HOUSTON – The coronavirus pandemic has forced businesses big and small across the country to close locations because they are non-essential or simply because they cannot afford to stay open with the dramatic drop in customers.
Over 3 million people have filed for unemployment due to being laid off or furloughed. Here are just a few of the businesses that have had to make tough calls.
Apache Corporation: The oil and gas company filed a Worker Adjustment and Retraining Notification Act letter that said it would be conducting a mass layoff at a facility in Midland. About 85 employees were affected by the layoff. The company also announced spending cuts and activity reductions. Read more.
Group 1 Automotive: U.S. vehicle sales for the international Fortune 500 auto retailer have dropped between 50 and 70% forcing the company to furlough or lay off nearly 6,000 employees. Half of those employees are in the U.S., including multiple offices in Texas. Read more.
Halliburton: Top U.S. oilfield services provider Halliburton furloughed 3,500 employees in Houston for 60 days as shale producers slash spending amid falling oil prices, the company confirmed to KPRC 2. “During the furlough, which will last up to 60 days, employees will work a one-week on, one-week off working schedule and will not be paid or permitted to perform any work on behalf of the Company on their week-off.” Read more.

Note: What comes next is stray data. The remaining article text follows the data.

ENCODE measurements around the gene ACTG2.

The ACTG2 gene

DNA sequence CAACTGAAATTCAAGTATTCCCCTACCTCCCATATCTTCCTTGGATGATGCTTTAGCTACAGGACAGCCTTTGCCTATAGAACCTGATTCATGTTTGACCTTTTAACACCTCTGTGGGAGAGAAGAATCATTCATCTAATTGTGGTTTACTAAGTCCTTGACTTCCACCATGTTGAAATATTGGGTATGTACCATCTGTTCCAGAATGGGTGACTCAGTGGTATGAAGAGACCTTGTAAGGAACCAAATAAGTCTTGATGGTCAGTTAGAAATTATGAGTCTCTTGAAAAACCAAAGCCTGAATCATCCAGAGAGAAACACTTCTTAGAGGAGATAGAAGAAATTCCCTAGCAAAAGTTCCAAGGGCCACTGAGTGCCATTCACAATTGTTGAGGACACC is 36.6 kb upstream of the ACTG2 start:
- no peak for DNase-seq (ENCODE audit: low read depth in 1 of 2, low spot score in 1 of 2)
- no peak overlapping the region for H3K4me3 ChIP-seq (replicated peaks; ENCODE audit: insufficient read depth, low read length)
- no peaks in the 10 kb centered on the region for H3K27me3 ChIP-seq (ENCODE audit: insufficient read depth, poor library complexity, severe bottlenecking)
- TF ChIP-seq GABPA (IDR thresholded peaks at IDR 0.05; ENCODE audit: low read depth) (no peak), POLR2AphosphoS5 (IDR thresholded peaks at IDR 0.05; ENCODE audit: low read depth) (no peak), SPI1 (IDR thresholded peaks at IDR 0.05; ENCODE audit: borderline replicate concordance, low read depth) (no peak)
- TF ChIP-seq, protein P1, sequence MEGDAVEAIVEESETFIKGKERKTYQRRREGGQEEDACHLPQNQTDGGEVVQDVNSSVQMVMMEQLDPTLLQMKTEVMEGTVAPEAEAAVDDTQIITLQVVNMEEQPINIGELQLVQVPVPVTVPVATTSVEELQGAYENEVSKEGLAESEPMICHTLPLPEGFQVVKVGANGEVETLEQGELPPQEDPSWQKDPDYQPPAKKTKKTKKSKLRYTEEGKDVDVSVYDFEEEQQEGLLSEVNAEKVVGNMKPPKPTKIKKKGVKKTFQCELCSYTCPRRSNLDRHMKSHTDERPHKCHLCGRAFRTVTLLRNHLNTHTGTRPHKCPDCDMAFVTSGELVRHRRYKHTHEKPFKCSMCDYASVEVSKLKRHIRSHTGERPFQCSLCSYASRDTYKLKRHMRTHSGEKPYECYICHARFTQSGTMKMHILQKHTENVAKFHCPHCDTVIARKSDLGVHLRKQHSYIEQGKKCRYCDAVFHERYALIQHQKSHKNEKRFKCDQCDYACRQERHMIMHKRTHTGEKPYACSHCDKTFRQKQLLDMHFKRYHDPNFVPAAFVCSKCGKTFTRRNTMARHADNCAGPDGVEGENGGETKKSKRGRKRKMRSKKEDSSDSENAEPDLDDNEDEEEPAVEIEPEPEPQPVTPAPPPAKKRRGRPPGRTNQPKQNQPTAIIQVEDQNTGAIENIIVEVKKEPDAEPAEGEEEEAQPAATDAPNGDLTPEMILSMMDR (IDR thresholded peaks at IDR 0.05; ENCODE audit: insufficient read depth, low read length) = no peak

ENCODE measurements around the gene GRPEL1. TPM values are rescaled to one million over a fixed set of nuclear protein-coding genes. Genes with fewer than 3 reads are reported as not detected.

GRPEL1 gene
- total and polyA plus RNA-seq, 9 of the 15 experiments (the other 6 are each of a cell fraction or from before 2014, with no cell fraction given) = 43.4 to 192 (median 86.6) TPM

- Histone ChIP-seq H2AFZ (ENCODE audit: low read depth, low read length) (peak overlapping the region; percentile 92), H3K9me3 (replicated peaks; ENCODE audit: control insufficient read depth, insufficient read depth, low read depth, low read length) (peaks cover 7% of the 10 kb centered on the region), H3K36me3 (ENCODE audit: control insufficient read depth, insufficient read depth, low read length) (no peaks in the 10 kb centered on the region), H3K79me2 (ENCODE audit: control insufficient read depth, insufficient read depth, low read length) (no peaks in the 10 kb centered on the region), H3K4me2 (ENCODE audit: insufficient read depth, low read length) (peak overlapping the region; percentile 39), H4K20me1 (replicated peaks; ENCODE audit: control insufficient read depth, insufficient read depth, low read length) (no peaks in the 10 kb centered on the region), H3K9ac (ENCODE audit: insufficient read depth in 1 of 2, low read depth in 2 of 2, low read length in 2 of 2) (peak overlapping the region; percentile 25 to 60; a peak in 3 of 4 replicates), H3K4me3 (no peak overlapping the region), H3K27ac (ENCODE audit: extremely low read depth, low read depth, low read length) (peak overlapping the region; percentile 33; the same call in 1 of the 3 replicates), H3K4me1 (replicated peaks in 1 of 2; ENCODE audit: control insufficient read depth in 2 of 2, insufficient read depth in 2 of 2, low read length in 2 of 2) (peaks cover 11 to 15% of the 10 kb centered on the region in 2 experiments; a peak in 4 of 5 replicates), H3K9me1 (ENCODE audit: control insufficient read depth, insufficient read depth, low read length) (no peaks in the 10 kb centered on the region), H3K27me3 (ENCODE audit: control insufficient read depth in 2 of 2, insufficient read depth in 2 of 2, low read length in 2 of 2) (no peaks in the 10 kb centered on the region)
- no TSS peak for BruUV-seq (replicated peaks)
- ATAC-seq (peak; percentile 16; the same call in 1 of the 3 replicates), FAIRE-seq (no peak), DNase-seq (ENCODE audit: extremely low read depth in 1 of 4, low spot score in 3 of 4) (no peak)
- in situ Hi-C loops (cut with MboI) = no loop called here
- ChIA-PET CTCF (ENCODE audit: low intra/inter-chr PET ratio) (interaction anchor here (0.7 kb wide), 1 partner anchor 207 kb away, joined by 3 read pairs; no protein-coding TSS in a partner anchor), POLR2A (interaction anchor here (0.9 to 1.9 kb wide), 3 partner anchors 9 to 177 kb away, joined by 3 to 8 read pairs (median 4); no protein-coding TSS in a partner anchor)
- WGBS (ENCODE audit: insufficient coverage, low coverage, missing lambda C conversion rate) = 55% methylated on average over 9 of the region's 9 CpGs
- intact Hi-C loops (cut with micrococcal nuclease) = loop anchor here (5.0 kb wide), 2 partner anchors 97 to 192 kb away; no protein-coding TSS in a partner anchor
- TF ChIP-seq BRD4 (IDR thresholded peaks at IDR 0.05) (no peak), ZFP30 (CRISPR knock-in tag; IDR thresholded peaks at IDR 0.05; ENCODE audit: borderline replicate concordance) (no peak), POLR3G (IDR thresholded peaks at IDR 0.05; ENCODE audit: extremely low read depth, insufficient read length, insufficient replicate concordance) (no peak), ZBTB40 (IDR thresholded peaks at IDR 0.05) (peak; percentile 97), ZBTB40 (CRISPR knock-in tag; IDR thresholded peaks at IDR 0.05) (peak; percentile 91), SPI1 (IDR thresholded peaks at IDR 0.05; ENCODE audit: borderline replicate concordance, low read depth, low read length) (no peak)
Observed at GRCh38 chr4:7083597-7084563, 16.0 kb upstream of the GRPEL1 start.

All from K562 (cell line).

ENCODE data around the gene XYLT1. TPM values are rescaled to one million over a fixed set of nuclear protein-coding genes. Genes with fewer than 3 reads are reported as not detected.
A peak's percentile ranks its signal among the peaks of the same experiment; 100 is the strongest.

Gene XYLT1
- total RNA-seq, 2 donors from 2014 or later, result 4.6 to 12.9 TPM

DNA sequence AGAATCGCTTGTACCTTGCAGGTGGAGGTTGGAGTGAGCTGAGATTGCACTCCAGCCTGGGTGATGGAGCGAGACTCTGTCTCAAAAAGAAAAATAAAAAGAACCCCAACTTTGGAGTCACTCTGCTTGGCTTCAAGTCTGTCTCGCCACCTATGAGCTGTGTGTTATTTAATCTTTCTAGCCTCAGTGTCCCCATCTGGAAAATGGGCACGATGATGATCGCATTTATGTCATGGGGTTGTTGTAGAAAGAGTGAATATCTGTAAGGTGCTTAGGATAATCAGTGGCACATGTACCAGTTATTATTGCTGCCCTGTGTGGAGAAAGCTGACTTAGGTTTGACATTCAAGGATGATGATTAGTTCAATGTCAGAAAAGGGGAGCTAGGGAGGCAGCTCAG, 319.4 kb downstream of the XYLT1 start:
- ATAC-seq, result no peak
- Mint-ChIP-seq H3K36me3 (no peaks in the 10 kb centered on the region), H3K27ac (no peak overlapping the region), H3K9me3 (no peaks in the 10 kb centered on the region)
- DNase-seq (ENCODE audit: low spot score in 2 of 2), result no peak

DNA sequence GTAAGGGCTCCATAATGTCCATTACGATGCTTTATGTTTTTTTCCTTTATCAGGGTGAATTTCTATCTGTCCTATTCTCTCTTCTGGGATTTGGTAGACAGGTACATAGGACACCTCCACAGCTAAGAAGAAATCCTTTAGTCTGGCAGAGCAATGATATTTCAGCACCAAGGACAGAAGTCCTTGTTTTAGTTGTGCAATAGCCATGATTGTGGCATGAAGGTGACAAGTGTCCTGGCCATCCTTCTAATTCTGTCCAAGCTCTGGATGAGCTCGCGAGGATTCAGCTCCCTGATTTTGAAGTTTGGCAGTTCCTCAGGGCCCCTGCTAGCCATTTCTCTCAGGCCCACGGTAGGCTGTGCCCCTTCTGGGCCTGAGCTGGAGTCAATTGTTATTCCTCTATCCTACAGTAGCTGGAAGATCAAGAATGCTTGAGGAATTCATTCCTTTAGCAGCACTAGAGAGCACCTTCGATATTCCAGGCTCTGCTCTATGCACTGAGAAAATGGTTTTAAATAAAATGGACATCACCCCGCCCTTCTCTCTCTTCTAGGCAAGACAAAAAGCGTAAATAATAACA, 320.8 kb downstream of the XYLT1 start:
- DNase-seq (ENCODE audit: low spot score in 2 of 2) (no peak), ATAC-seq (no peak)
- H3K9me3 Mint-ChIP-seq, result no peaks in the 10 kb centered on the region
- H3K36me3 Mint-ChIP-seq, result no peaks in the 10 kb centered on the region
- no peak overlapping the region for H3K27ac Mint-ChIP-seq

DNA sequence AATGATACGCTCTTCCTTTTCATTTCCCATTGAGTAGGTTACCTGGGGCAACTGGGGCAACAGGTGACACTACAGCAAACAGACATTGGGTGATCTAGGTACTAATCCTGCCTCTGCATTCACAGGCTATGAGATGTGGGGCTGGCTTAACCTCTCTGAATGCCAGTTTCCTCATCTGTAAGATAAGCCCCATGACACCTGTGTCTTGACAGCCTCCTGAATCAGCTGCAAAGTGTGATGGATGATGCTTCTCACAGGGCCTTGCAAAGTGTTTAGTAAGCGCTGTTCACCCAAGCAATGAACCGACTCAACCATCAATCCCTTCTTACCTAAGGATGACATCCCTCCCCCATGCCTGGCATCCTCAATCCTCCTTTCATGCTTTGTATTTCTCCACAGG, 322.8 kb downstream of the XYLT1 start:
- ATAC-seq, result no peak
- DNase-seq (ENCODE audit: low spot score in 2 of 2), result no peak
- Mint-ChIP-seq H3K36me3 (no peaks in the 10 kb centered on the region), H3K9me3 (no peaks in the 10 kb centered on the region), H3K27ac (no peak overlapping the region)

Houston First Corp.: The company manages the city’s convention and tourism business. Due to the massive drop in tourism and the canceled events due to stay-at-home orders and CDC regulations, the company has been forced to furlough more than half of its employees. Read more.
Landry’s Inc.: Owner Tilman Fertitta has had to temporarily lay off 40,000 employees who work at his restaurants, casinos or hotels in an effort to limit the economic damage caused to his company due to government-imposed shut-downs. Read more.
Phillips 66: According to the company’s website, it is making a $700 million spending cut. The company is also reducing operating and administrative costs by $500 million, and multiple projects will be deferred. However, it is unclear what that means for the workforce. Read more.
Tenaris: The manufacturing company shared a statement on its website announcing that is will be ceasing operations at multiple plants and reducing employees at their facilities, including a threading plant in Baytown. Read more.
United Airlines: United Airlines announced it will be reducing capacity by 50% for April and May after the airlines saw about 1 million fewer customers in the first two weeks of March. The company, that employs more than 100,000 people worldwide, also reduced schedules, imposed a hiring freeze, introduced a voluntary leave program, cut CEO base salary by 100% and deferred raises. Read more.